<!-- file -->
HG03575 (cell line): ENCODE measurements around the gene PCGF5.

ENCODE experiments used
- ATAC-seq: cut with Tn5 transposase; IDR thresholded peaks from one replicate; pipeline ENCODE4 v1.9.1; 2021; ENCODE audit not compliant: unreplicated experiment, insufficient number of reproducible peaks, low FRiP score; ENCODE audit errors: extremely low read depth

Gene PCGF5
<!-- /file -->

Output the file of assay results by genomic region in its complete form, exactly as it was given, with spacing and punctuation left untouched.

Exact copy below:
HG03575 (cell line): ENCODE measurements around the gene PCGF5.

ENCODE experiments used
- ATAC-seq: cut with Tn5 transposase; IDR thresholded peaks from one replicate; pipeline ENCODE4 v1.9.1; 2021; ENCODE audit not compliant: unreplicated experiment, insufficient number of reproducible peaks, low FRiP score; ENCODE audit errors: extremely low read depth

Gene PCGF5